To avoid early repayment of $245 million to the Metropolitan Airports Commission, Delta Air Lines is willing to make commitments to keep more jobs in Minnesota.
Delta General Counsel Ben Hirst said Thursday that Delta, the new owner of Northwest Airlines, would support strengthening the job covenant that was part of a 1992 agreement in which the MAC sold bonds to raise capital for Northwest.
That agreement included a condition that requires Northwest to employ more than 17,000 people in Minnesota, but it allows the carrier to cut jobs when Northwest faces bad economic circumstances. Today, Northwest, which emerged from bankruptcy protection last year, employs about 11,500 people in the state.
Hirst said that it would be in the best interest of Minnesotans for MAC officials to lock in a new job covenant with Delta that specifies certain business operations be located in Minnesota.
"As the economy improves, you've got the function here and you know you're going to get the benefit," Hirst said following a Minnesota House oversight hearing on Northwest's agreement with the MAC.
As part of the original bond deal, the carrier also agreed to maintain a hub and headquarters in the Twin Cities. But the combined carrier will be based in Atlanta.
The MAC or the state Department of Finance could enforce the agreement and insist that Delta repay the money by 2012, instead of allowing the carrier to pay it off as originally planned by 2022.
Tom Anderson, MAC's general counsel, told the House Local Government and Metropolitan Affairs Committee that MAC officials have been meeting with Delta leaders to discuss altering the agreement. MAC's top priority is preserving as much air service and as many jobs as possible, Anderson said.
In testimony before Congress this year, Delta CEO Richard Anderson said that Delta would retain Northwest's Chisholm and Twin Cities reservation centers and pilot and flight attendant bases in Minnesota. In addition, the chief executive pledged to keep Minnesota's flight training center, cargo facility, data center and the front-line employees needed to operate a hub in the Twin Cities.
About 400 jobs in the system operations control center at Minneapolis-St. Paul International Airport will be shifted to Atlanta.
But Hirst said that Minnesota still has an opportunity to capture more jobs and business activities beyond those that Richard Anderson cited on Capitol Hill.
There are about 1,800 Northwest salaried jobs in Minnesota, including about 1,000 at its Eagan headquarters, which is expected to close within the next two years. Delta plans to pare management ranks at the two headquarters.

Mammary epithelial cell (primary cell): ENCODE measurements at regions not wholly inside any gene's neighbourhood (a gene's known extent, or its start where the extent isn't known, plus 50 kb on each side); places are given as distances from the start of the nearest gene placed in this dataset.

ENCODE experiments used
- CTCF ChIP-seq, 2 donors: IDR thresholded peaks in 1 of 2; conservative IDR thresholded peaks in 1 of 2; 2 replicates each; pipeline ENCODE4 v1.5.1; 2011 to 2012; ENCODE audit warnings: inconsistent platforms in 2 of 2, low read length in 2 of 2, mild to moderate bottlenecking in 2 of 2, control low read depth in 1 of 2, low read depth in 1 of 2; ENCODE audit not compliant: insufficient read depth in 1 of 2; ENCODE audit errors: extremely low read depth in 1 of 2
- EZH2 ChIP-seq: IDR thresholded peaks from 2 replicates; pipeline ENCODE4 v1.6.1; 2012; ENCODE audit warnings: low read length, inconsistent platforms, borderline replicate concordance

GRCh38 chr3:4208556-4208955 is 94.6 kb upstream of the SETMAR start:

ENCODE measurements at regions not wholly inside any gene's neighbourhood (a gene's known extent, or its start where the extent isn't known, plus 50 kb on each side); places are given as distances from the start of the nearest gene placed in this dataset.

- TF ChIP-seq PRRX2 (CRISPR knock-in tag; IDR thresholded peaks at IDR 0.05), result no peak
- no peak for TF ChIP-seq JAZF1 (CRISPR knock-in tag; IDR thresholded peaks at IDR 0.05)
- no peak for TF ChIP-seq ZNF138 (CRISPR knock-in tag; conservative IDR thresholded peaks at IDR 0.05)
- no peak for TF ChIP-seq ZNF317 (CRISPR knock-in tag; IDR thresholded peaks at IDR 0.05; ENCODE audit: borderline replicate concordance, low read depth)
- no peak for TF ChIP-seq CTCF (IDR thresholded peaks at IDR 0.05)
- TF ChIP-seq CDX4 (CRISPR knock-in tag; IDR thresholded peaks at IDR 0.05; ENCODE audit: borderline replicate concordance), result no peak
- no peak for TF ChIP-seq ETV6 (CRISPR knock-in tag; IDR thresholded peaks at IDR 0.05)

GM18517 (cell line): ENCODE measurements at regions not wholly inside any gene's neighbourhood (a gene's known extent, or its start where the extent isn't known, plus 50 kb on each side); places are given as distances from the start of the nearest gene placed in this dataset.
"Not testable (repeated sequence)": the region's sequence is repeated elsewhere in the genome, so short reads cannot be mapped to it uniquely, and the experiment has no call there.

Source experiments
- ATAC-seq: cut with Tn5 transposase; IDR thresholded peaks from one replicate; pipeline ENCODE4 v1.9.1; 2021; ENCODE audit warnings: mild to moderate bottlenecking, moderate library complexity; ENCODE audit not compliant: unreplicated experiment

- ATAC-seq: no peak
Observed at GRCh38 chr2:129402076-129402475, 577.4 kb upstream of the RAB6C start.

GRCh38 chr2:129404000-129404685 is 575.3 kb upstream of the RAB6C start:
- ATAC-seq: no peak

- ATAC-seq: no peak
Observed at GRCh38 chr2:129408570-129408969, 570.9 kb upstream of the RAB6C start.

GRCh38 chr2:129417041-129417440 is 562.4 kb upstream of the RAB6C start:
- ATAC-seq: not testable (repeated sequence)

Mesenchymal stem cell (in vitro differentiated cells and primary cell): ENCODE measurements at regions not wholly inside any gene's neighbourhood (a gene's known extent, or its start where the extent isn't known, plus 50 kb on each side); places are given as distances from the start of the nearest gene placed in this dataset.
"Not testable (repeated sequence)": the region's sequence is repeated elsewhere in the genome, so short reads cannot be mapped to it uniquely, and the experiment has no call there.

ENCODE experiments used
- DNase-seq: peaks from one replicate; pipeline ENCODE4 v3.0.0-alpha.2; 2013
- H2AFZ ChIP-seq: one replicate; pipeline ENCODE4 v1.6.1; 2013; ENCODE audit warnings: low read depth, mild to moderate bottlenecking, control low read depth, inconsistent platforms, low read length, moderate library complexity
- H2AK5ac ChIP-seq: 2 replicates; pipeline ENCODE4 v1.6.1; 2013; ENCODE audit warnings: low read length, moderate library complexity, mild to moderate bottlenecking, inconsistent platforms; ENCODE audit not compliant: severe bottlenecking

"Some of the airline operations that Delta is prepared to consider locating here, it might locate elsewhere," Hirst said, which is why he wants to renegotiate the MAC debt agreement within two months. "It's necessary, otherwise the kinds of decisions that we have to make will be made and they may not involve Minnesota."
Hirst would not specify examples of the kinds of jobs that Minnesota might still land.
However, one example could be housing the executives who will oversee the joint operations of the Delta and Northwest regional carriers. Northwest owns Mesaba and Compass airlines and Delta owns Comair, and several regional carriers operate Delta Connection flights under contract.
Steve Gorman, Delta's chief operating officer, said in a recent interview that Delta expects to place its regional executives in either the Twin Cities or Atlanta. He considers both locations to be reasonable options, and the new Delta has regional carriers based across the United States. Mesaba has offices in Eagan, near Northwest's current headquarters.
Rep. Debra Hilstrom, DFL-Brooklyn Center, who chaired Thursday's hearing, acknowledged the Legislature is not a direct party to the Northwest-MAC agreement. But she said citizens have a right to know what's transpiring between Delta and the MAC in their discussions about the deal and Northwest should be held accountable for its contracts.
When Delta repays the bond debt, the money will flow to the bondholders. It cannot be used by the Legislature or the MAC for spending on projects or programs.
Rep. Ann Lenczewski, DFL-Bloomington, told Hirst during the hearing that Northwest had benefited from the state's tax policy, including breaks for buying a high volume of jet fuel. She said she would review what she considers tax subsidies to corporations during the 2009 session.
After the hearing, Hirst said that it "could be counterproductive" to raise airport costs in the Twin Cities. "To the extent that the Minneapolis airport has higher costs per enplanement than Cincinnati or Detroit or other competing airports in the Delta system, then all that happens there is that Delta has an incentive to locate flights through those airports rather than here," he said.
Liz Fedor • 612-673-7709